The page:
Please keep sending us your travelogues, favorite rides, Chapter stories, Gold Book stories and Chapter holiday adventures. It is great to receive your articles, jokes and stories for your Wingin' It! Remember, don't worry if you think you are not a great writer, we have awesome editors here who will make your story sound terrific. Send your contribution to us here or to my email at the bottom of this article. 

 

Remember to check out GWRRA's website for all the latest news, benefits, updates and information. One more request, please forward this copy of Wingin' It to all your friends who ride! THANKS!!
  

Thanks for all your continued support! Ride safe and FIND-A-FRIEND!

 

Ed Price

GWRRA Events Manager | Wingin' It Editor

eprice@gwrra.org 

 

Gold Wing Road Riders Association

GWRRA.org | Wing-Ding.org 

 

 

"Friends for FUN, Safety & Knowledge"

800-843-9460 | 623-581-2500 (in Phoenix) | Fax 877-348-9416

In This Issue
Joke of the Month
Inspirational Quotes
Looking for YOUR Articles
Member Feedback
GWRRA & Facebook
Deputy Director Article
Word Play
Member Humor
Featured Article
GWRRA Poll
WING WORLD magazine
Rescue Plus Reminder
President's Message
Directors Article
Free Download
Rider Education Article
Officer Article
Chapter Story
Another Member Story
Canadian Member Story
Member Ride
Chapter Article, LA-M
Featured Member Benefit
GWRRA Discount Coupon
Quick Links
Join Our Mailing List
JOKE
OF THE
MONTH  

 

 

 What Confucius did not say!

    

Man who wants pretty nurse, must be patient.

Lady who goes camping, must beware of evil intent.

Man who leaps off cliff, jumps to conclusion.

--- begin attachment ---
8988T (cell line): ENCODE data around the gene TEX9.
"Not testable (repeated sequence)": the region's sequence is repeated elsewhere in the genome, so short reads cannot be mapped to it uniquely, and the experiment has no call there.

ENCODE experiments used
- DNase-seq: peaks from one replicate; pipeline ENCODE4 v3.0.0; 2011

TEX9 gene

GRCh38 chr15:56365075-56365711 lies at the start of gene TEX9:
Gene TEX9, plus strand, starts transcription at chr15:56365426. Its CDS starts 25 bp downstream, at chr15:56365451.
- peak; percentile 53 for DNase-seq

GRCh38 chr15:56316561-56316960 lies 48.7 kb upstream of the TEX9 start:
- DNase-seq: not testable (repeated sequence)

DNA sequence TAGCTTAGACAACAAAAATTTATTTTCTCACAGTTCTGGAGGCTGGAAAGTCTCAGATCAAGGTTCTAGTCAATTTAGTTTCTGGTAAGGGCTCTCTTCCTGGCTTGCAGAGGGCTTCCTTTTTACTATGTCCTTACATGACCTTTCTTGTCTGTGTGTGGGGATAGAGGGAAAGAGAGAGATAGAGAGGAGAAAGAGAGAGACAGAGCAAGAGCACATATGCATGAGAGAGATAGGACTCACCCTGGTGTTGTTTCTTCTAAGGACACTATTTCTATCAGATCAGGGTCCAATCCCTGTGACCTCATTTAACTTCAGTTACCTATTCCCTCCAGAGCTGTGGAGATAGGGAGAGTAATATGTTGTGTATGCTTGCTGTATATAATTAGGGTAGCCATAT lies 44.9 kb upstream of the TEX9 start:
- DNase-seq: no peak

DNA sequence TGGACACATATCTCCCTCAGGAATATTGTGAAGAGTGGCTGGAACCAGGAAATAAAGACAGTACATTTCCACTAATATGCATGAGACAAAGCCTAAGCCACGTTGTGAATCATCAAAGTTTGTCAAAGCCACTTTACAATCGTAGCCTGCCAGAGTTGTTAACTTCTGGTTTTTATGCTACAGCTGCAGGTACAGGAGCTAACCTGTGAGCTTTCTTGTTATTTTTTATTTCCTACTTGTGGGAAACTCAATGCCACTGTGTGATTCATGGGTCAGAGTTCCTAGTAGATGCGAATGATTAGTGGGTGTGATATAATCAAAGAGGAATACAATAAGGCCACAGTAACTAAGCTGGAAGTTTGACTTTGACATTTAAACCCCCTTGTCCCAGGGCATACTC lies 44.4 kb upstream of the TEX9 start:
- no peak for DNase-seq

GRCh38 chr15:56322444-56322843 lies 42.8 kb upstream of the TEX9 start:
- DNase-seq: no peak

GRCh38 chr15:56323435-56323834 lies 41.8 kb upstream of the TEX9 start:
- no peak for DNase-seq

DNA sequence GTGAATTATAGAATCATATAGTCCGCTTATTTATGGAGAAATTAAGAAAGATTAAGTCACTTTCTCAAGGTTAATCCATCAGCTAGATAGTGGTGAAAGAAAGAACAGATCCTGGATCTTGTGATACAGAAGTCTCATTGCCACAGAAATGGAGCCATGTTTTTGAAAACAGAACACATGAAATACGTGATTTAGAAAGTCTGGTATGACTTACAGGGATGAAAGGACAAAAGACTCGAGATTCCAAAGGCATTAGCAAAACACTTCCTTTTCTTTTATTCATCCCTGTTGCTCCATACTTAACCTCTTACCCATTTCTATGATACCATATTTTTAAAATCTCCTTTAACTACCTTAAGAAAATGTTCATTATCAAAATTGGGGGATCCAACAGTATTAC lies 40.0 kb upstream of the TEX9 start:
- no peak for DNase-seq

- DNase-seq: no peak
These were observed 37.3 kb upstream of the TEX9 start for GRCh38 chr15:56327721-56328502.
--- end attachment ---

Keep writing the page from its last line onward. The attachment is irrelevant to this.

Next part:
Man who runs in front of car gets tired, man who runs behind car gets exhausted.

Man who eats many prunes, get good run for money.

War does not determine who is right, it determines who is left.

Man who drives like hell, is bound to get there.

Man who stands on toilet, is high on pot.

Man who live in glass house, should change clothes in basement.   

 

 

Sent in by
Tom Hendricks
Thanks, Tom!

Inspirational

Quotes

 

 "Small opportunities are often the beginning of great enterprises." 

 

Demosthenes  

 


-Did is a word of achievement,
-Won't is a word of retreat,
-Might is a word of  bereavement,
-Can't is a word of defeat, -Ought is a word of duty,
-Try is a word each hour, -Will is a word of beauty, -Can is a word of power.

-Anon

Looking for Articles

 

Remember, we are looking for articles for YOUR e-Newsletter! 

 

Travelogues, Member and Officer profiles, Chapter activities, your stories about how joining GWRRA has positively affected your life, etc.

 

And don't forget those great Gold Book stories.

 

Please send your stories to me here.

MEMBER FEEDBACK
Here is a Member's comment and question we received from last months Wingin' It.

This is in response the David's question about standardizing a CB channel for GWRRA's Chapters.

Please respond to me here with your thoughts on this idea.
~~~~~~~~~~~~~~~~